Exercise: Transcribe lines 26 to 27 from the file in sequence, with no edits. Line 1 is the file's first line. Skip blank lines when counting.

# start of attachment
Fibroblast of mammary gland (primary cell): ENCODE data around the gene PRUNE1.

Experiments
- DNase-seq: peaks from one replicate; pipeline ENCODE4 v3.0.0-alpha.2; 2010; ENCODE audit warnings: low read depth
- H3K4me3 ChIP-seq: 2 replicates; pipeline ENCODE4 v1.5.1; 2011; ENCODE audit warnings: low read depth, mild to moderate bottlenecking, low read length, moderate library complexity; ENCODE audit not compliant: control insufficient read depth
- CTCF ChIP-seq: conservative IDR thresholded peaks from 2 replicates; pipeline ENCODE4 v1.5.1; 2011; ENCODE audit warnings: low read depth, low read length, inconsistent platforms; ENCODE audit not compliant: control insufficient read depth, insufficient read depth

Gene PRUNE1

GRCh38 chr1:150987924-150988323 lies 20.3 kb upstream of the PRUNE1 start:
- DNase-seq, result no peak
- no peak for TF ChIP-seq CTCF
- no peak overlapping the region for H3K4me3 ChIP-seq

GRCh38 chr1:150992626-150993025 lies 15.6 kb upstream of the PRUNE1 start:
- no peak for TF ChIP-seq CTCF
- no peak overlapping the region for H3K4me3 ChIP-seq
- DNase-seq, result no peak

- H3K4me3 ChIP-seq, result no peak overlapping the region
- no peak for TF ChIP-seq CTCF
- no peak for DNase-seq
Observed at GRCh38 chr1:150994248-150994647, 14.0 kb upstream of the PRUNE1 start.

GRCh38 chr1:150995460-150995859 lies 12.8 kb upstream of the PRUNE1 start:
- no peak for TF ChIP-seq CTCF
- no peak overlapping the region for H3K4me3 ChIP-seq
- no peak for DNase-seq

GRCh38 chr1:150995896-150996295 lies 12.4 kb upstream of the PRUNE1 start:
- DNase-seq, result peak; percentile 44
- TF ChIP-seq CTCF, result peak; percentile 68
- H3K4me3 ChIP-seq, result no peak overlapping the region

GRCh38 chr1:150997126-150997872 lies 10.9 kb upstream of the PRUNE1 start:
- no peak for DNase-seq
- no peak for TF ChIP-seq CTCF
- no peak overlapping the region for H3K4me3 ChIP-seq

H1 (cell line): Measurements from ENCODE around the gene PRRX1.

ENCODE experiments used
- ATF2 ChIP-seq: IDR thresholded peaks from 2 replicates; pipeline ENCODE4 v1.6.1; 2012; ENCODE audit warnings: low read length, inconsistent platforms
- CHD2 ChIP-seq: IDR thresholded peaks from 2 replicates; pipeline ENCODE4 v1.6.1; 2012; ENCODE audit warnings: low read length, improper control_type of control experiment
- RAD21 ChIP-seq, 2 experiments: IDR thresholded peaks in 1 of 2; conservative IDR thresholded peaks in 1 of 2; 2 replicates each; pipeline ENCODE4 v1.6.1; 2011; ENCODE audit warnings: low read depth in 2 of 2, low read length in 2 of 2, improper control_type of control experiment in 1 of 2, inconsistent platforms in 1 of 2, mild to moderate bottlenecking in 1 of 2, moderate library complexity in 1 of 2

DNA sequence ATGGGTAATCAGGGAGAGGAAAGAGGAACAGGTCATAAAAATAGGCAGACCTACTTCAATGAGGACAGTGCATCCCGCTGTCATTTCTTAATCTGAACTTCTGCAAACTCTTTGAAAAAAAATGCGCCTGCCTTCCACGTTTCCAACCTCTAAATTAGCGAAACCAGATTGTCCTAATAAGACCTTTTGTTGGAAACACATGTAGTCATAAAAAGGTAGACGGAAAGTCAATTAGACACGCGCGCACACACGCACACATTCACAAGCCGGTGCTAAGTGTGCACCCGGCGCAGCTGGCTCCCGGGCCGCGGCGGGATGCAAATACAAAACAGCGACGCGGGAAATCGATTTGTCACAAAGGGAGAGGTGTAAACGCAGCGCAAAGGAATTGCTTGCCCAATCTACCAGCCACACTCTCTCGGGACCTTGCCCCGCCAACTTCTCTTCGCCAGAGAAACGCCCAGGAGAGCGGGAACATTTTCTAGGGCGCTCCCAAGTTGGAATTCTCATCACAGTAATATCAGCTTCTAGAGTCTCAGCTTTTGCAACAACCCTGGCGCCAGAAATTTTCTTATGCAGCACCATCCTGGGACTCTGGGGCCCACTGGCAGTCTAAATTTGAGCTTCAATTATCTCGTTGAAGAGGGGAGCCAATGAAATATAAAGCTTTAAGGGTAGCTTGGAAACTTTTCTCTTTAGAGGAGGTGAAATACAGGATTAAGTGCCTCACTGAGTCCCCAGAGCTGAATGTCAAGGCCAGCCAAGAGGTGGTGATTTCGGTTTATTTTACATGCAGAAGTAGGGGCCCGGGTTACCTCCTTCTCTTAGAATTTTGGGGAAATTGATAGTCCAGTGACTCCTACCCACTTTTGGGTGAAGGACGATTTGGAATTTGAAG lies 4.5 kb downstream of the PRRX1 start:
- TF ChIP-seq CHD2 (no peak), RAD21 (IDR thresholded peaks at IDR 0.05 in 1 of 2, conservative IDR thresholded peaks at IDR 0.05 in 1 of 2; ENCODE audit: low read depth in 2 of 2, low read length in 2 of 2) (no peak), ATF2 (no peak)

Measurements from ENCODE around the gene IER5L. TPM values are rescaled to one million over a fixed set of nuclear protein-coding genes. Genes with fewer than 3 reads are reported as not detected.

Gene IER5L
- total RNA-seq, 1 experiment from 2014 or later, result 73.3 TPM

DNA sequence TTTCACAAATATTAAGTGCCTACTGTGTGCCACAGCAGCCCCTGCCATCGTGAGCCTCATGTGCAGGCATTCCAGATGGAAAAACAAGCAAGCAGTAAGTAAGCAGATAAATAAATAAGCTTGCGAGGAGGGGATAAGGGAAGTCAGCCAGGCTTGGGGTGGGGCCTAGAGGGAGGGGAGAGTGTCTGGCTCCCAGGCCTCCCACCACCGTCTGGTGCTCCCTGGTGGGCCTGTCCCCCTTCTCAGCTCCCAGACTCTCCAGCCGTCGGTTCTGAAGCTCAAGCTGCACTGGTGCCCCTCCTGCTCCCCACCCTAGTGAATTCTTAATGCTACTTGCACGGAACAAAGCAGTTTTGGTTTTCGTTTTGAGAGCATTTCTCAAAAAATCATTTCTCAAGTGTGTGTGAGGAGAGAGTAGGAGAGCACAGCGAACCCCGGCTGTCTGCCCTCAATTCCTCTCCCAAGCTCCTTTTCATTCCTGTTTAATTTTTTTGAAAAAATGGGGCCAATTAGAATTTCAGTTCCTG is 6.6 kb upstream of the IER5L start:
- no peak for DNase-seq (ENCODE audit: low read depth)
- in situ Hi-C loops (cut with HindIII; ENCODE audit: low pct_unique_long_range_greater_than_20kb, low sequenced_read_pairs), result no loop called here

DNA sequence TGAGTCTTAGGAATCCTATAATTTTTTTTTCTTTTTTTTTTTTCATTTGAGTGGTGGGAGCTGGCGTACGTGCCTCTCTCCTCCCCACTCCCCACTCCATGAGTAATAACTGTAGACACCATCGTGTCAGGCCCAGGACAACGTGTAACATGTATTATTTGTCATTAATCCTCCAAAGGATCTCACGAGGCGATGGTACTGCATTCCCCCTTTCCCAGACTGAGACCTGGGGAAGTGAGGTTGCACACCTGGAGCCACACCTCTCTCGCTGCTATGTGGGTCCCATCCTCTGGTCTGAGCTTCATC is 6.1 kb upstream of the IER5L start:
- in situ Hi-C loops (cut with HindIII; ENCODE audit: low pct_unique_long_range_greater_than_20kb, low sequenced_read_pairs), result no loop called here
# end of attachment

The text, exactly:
- H3K4me3 ChIP-seq, result no peak overlapping the region

GRCh38 chr1:150997126-150997872 lies 10.9 kb upstream of the PRUNE1 start: